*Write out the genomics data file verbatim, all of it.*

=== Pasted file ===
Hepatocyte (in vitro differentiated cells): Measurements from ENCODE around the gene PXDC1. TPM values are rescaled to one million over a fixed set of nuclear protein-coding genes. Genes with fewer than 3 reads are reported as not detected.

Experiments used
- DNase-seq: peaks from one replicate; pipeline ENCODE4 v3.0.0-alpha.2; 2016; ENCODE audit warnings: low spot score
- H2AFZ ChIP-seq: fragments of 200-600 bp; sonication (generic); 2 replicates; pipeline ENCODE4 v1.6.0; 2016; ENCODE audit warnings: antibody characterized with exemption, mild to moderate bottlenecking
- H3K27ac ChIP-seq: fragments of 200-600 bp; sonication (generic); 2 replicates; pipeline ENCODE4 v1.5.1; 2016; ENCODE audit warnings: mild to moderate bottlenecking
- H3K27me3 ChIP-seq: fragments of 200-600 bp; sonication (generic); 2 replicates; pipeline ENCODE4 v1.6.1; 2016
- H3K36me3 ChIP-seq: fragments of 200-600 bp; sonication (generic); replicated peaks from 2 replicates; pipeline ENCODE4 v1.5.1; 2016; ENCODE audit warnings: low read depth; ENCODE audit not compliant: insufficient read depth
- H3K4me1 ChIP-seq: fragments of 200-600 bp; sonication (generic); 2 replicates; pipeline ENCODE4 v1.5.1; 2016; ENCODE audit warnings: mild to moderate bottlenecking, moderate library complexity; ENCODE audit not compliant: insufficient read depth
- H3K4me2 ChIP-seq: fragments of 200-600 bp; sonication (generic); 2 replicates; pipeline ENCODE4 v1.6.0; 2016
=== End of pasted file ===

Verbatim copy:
Hepatocyte (in vitro differentiated cells): Measurements from ENCODE around the gene PXDC1. TPM values are rescaled to one million over a fixed set of nuclear protein-coding genes. Genes with fewer than 3 reads are reported as not detected.

Experiments used
- DNase-seq: peaks from one replicate; pipeline ENCODE4 v3.0.0-alpha.2; 2016; ENCODE audit warnings: low spot score
- H2AFZ ChIP-seq: fragments of 200-600 bp; sonication (generic); 2 replicates; pipeline ENCODE4 v1.6.0; 2016; ENCODE audit warnings: antibody characterized with exemption, mild to moderate bottlenecking
- H3K27ac ChIP-seq: fragments of 200-600 bp; sonication (generic); 2 replicates; pipeline ENCODE4 v1.5.1; 2016; ENCODE audit warnings: mild to moderate bottlenecking
- H3K27me3 ChIP-seq: fragments of 200-600 bp; sonication (generic); 2 replicates; pipeline ENCODE4 v1.6.1; 2016
- H3K36me3 ChIP-seq: fragments of 200-600 bp; sonication (generic); replicated peaks from 2 replicates; pipeline ENCODE4 v1.5.1; 2016; ENCODE audit warnings: low read depth; ENCODE audit not compliant: insufficient read depth
- H3K4me1 ChIP-seq: fragments of 200-600 bp; sonication (generic); 2 replicates; pipeline ENCODE4 v1.5.1; 2016; ENCODE audit warnings: mild to moderate bottlenecking, moderate library complexity; ENCODE audit not compliant: insufficient read depth
- H3K4me2 ChIP-seq: fragments of 200-600 bp; sonication (generic); 2 replicates; pipeline ENCODE4 v1.6.0; 2016